A team of scientists from Bristol University is preparing to drill through 3km of solid ice into subglacial Lake Ellsworth in Antarctica. Their mission is to search for life forms in the water and clues to past climate in the lake-bed sediments.
The University says it's one of the most exciting and ambitious explorations of our time. The team will have just 24 hours to sample the lake before the borehole re-freezes and re-seals the lake. Typical working conditions will be in minus 25°C and 25 knot winds.
They'll be using a a state-of-the-art titanium water-sampling probe and a bespoke sediment corer capable of being lowered down a three kilometre borehole in the ice made by a custom-built hot-water drill.
To add to the challenge every piece of technology has to be sterilised to space industry standards to ensure this unexplored lake remains pristine. For regular updates on the team's progress, visit the Lake Ellsworth blog.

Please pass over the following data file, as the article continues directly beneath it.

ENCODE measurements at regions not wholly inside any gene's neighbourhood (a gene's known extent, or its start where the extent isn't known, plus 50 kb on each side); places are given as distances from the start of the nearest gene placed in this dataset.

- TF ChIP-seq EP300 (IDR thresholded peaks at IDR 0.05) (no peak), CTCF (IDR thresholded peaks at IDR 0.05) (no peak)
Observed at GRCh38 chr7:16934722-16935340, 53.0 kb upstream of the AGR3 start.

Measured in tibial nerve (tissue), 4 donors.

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Up to 10 fire engines and crews have been tackling the blaze since around 3:30am this morning.
Mist and fog patches from overnight will clear by mid-morning and it will be a dry day with sunny spells for most.
Any mist patches that developed overnight will clear by mid-day, leaving a dry and mostly sunny day for the region.